GRAN CANARIA (Reuters) – About 80 African migrants packed aboard two fishing boats landed on the Spanish island of Gran Canaria on Tuesday, adding to the hundreds of new arrivals now stuck there while the coronavirus lockdown prevents transfers to the mainland.
The first boat docked at the port of Arguineguin with about 50 people aboard, 23 of whom are believed to be children.
“They arrived in good health, although a little dehydrated,” said Gerardo Santana, head of the Red Cross on Gran Canaria.
A 16-year-old was taken to hospital with vomiting and nausea.
A second vessel carrying 30 men, a woman and four children, landed on the rocky coast of San Bartolome de Tirajana, where medics took temperatures and handed out blankets and masks.
Both groups will be tested for coronavirus and will undergo a two-week quarantine, a government spokeswoman said.
State news agency EFE reported that three recently-arrived migrants had tested positive for the virus and were being held in isolation.
Illegal migration to the islands, in the Atlantic Ocean west of Morocco, has risen nearly seven-fold so far this year to 2,113 people as of May 15, despite a 29% drop in overall seaborne arrivals to Spain, according to Interior Ministry data.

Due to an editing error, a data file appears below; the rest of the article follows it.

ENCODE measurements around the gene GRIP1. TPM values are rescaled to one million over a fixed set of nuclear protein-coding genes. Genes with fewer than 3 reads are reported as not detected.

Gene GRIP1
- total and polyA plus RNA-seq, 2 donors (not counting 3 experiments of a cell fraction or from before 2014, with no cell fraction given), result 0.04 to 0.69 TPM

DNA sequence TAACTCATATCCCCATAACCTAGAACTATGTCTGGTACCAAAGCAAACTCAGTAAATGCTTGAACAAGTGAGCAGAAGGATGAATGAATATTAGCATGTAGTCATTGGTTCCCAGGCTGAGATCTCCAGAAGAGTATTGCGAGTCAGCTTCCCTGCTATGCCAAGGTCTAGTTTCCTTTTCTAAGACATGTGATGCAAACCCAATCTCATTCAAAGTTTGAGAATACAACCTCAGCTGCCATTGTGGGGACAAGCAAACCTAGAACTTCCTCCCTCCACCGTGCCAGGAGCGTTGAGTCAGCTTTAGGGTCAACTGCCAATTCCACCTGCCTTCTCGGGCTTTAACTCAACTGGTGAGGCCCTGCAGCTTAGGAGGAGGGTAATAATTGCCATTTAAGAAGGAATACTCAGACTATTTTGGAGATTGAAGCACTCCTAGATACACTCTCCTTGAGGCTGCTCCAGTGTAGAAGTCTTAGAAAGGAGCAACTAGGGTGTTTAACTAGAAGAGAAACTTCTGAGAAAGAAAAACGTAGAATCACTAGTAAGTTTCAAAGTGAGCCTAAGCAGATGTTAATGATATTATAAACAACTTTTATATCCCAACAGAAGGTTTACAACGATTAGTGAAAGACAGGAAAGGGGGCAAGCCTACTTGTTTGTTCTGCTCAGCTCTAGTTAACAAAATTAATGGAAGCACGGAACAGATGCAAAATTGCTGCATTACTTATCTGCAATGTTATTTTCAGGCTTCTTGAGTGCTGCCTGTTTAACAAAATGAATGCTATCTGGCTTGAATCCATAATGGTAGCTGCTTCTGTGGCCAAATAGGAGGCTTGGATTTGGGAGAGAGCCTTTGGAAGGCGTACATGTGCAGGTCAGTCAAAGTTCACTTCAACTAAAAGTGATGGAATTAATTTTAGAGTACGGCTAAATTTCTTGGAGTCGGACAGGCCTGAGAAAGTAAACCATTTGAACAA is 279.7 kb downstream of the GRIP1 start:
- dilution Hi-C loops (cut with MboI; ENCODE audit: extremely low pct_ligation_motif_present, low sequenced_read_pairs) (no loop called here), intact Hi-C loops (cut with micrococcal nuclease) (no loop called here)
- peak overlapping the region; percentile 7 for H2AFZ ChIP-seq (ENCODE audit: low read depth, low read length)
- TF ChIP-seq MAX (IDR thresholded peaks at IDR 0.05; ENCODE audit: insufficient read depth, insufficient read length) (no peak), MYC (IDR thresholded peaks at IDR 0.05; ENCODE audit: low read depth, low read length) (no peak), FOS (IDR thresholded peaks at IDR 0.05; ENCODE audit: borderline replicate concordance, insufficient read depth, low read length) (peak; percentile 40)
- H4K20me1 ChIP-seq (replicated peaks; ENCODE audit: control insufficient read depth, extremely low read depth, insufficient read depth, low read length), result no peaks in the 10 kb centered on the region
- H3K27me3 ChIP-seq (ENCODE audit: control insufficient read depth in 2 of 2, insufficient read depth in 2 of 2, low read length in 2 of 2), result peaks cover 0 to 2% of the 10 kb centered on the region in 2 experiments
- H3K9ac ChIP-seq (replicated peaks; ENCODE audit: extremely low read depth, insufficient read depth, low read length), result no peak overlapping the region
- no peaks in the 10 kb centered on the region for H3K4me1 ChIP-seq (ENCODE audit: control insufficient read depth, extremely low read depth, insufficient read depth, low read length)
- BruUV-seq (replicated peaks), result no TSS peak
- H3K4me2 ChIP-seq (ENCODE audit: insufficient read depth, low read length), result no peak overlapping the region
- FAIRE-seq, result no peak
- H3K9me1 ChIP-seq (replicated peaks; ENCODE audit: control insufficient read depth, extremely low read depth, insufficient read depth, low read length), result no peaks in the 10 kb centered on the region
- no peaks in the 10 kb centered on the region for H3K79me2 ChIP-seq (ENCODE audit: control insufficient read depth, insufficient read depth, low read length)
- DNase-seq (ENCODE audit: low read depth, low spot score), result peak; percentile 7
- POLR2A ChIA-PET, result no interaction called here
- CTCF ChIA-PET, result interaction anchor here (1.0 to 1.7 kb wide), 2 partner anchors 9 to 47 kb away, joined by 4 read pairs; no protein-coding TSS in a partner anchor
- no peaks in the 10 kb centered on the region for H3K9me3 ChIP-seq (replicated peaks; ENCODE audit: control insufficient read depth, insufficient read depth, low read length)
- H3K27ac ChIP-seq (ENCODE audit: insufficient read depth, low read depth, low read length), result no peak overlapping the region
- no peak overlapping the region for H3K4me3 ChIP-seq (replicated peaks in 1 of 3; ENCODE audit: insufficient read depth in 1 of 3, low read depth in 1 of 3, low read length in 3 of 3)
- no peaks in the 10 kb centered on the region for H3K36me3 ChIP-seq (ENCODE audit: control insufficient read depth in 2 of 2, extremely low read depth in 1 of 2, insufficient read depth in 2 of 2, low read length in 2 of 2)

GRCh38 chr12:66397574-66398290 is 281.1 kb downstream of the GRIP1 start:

Heightened security across the Mediterranean is likely to be driving more migrants to risk the perilous Atlantic crossing, said Helena Malena, head of the Caminando Fronteras non-governmental organization, which monitors migratory flows.
“The migrants are still there…they have to get out somehow, so the mafias open up more dangerous routes.”
Red Cross centres on the islands are overloaded and the humanitarian organization has resorted to putting up migrants in empty sports halls.
“We are saturated,” Raul Baez Quintana, head of the Red Cross’ Canary Islands humanitarian aid program, told Reuters. “As long as they keep coming we’ll have to keep on taking them in, at least until the state of emergency is over.”
(Reporting by Borja Suarez and Paola Luelmo in Gran Canaria and Nathan Allen in Madrid; Editing by Andrei Khalip and Angus MacSwan)